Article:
4. Katrin Klingenberg | | #4

    At no time has PHIUS been giving away PHPP in any format. Alan Abrams already posted a correction on his website addressing this misstated fact here:

    PHIUS is giving away free 8-week licenses of WUFI Passive to all course participants.

    The link to the Fraunhofer take on linked-in goes to a comment by a person who attended a presentation in Frankfurt on WUFI Passive. The quote is incorrectly presented as Fraunhofer's take on WUFI Passive and PHPP. The Frauhofer IBP office, when asked about the validity of the posted statement, has commented as follows: "The presenter is not a Fraunhofer representative. He is a professor at the University in Rosenheim. He did for sure not say that WUFI Passive is not capable of performing the analysis provided by the PHPP. The passive house verification is indeed a helpful addition to a full dynamic building simulation with WUFI Passive. It is (for most climate zones) not appropriate to rely solely on the monthly balance method when designing a passive house. We still have to come up with validation for the accuracy in varying climates. But that is true for the balance based method in WUFI Passive as well as for PHPP. "

  5. GBA Editor
    Martin Holladay | | #5

    Response to Katrin Klingenberg
    Thanks for your comments, and for the correction. I have edited Alan's blog to reflect your correction.

  6. Mike Eliason | | #6

    for the record, Kat passed
    for the record, Kat passed around PHPP files in our PHIUS training, with no verification that everyone had purchased it. pre-purchasing the software was not a pre-req for the class, so we had some late comers that hadn't purchased it. so it seems a bit disingenuous to claim, 'At no time has PHIUS been giving away PHPP in any format.'

  7. GBA Editor
    Martin Holladay | | #7

    Response to Mike Eliason and Bronwyn Barry
    Mike and Bronwyn,
    On the one hand, I can see why Ken Levenson is concerned that Katrin Klingenberg might be giving away free copies of PHPP. (Ken Levenson's company obtained the rights to sell PHPP in the U.S. after Katrin Klingenberg's organization lost the rights to sell PHPP. This was one of the fallouts of the PHI-PHIUS divorce.)

    On the other hand, Mike and Bronwyn, it seems extraordinary that the two of you are focusing on the issue so intently. Clearly, bitterness over the divorce has not yet dissipated.

  8. Alan Abrams | | #8

    no free lunch
    oy veh!

    lest this tempest shatter our teapots, here's what led to my faux pas...after obsessing over PH for several years, I purchased a copy of PHPP in the summer of '08. I think the cost was about $100. It was all metric, and for someone who was never very good at learning any software from a manual, it was overwhelming.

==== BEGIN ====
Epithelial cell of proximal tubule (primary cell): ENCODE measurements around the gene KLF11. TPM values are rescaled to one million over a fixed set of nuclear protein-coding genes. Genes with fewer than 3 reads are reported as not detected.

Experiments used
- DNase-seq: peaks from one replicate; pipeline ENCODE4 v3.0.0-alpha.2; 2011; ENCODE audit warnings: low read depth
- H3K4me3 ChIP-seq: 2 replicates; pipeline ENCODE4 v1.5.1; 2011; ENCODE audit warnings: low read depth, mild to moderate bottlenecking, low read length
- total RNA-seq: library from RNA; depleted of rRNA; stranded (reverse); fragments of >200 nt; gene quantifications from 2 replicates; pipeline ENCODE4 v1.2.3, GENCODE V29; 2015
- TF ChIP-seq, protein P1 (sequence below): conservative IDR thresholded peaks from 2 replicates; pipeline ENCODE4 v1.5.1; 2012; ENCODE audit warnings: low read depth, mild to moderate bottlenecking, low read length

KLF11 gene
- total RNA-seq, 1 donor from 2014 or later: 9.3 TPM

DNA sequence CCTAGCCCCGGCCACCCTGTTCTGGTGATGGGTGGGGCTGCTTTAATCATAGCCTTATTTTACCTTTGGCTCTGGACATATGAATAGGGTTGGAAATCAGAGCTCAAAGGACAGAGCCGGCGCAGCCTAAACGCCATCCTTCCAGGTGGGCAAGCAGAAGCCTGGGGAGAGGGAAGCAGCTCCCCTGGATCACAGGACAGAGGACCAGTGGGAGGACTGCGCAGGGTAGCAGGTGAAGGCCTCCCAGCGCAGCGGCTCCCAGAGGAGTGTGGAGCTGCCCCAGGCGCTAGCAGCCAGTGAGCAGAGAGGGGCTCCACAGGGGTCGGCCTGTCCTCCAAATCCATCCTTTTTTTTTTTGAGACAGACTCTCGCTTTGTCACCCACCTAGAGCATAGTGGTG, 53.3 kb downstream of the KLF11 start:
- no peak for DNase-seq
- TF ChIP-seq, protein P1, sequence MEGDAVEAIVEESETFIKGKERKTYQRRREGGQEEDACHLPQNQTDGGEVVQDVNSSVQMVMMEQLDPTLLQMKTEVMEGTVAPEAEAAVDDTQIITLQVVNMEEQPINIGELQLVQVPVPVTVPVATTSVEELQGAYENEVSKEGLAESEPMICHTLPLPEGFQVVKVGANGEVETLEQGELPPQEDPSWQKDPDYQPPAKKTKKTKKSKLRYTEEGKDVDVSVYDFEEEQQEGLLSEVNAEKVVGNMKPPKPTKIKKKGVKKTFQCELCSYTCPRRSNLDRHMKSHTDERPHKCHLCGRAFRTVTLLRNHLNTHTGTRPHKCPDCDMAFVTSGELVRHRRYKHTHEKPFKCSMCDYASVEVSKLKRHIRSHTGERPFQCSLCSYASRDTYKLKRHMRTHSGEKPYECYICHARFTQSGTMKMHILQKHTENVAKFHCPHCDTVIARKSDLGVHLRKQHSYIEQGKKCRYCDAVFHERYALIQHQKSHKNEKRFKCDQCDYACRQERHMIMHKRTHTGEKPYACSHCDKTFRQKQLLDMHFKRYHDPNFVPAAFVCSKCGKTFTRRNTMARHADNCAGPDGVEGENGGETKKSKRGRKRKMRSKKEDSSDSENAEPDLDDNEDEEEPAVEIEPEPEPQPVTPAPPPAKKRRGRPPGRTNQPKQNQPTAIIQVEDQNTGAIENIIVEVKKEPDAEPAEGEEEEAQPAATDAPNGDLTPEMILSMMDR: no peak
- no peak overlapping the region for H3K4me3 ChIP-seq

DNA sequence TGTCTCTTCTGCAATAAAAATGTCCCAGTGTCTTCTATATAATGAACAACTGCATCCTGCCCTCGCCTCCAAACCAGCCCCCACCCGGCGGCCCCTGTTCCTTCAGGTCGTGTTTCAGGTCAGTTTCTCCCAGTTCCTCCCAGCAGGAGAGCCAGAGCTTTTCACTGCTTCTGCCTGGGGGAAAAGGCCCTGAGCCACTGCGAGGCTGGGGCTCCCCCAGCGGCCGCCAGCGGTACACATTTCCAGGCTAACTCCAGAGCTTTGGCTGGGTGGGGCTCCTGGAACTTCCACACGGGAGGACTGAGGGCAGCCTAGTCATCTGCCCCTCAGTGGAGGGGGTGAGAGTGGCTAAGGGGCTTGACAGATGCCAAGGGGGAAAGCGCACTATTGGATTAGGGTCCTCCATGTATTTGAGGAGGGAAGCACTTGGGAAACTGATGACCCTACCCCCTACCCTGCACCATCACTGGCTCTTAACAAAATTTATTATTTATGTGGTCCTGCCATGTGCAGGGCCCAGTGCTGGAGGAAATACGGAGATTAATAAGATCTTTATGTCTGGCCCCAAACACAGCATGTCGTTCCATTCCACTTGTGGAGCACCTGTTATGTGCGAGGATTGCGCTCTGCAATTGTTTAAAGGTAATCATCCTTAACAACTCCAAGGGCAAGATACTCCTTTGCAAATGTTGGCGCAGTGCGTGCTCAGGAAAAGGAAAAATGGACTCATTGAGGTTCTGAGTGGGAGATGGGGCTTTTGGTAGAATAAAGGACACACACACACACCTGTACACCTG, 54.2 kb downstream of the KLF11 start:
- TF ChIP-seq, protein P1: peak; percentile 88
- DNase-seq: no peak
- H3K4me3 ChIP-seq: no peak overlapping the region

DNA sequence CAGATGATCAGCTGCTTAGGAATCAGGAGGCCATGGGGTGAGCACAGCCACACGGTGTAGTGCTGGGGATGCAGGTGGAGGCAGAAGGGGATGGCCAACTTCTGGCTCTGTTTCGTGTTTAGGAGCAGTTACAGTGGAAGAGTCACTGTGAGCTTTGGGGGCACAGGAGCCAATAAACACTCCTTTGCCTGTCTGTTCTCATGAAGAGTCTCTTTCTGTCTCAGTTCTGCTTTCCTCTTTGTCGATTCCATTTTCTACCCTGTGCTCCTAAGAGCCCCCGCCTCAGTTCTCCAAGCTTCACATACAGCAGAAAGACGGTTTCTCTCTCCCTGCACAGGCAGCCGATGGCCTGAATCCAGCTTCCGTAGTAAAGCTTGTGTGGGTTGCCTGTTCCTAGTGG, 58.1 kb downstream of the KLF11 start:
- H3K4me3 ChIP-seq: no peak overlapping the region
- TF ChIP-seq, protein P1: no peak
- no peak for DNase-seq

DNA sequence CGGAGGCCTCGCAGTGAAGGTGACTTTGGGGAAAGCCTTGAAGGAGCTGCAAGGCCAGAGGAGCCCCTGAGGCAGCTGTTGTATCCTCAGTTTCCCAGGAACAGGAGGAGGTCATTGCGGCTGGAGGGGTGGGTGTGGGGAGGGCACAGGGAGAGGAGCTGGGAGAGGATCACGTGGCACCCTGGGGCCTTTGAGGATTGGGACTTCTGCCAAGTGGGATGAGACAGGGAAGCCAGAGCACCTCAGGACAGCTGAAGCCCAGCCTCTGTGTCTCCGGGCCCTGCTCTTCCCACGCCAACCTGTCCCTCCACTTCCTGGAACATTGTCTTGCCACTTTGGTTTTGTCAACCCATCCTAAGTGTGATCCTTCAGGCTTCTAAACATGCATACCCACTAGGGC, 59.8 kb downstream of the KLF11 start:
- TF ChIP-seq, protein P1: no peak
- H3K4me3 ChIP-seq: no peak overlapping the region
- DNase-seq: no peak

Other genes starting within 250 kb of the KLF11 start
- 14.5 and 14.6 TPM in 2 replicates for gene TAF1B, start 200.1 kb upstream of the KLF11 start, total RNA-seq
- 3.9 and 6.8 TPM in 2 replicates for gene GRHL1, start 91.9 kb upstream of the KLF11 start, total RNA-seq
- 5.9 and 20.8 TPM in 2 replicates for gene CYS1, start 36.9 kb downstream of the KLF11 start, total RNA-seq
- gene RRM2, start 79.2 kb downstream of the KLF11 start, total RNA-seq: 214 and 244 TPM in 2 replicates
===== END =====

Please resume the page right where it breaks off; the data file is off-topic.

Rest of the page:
and so it sat, gathering cobwebs on my hard drive, until Mike and Katrin brought training to Jessup, MD, in 2010. the first day of class, new discs were passed out--very likely there was discussion of whether trainees already had a license, but I just didn't recall it.

    regrettably, time corrupts memory, and I erred in my original post on this detail--and caused embarrassment to people I hold in high regard. Mea Culpa!!!

    so please, lets move on!

    Alan Abrams
    Certified Passive House Consultant and Builder

  9. user-1089777 | | #9

    I work in Silicon Valley and my husband makes software
    Thanks for the clarification Alan.

  10. user-1089777 | | #10

    Not free, but was it given away?
    I read Alan's blog addendum and it states that "the PHPP is not free" but does not deny that PHIUS gave the software away at his training session. The question remains whether PHIUS actually did give away the software or not? Alan's 'correction' post deftly circumvents the issue.

    (Edited to correct the spelling of Alan's name - apologies.)

  11. user-1078381 | | #11

    WUFI Passive
    I sat in on Prudence's WUFI workshop at the Denver Passive House Convention 2012. It seems like a good program. It did need work then, and as I have heard from Kat, they are responding to those concerns. If Prudence is still having issues with the program now then it is still in need of work. I agree that Prudence is not only the smartest person in the room but also very good at teaching. She was great at taking the group through the complex bits of WUFI Passive. If anyone can not only understand the program but teach it is her.

    After the workshop I decided to wait a bit before buying it. It is expensive and still needs some work. It is a great benefit that it also does the WUFI analysis. Love that part.

    Until a later point in time I will take a look at this program again and maybe the price will come down a bit. I have always hated the European 'rent' a program system where you pay for a year's use or more years. The price of 460 euros ($599) Plus VAT which is 20% in some EU Countries (another $120) for one year's use. This is a huge cost for a consultant like myself.

    It would be cheaper to buy it for 10 years but that is an up front cost of $2738 plus VAT of $547 or a total of $3285.

    I'd love to have this program and use it for my building energy analyses, no question. I'd hope Fraunhofer would make it more affordable or allow for small groups of consultants to buy a group license.

    Just my thoughts.

    Chris West
    Certified Passive House Consultant

  12. GBA Editor
    Martin Holladay | | #12

    Response to Chris West
    Thanks for your thoughtful and interesting comments.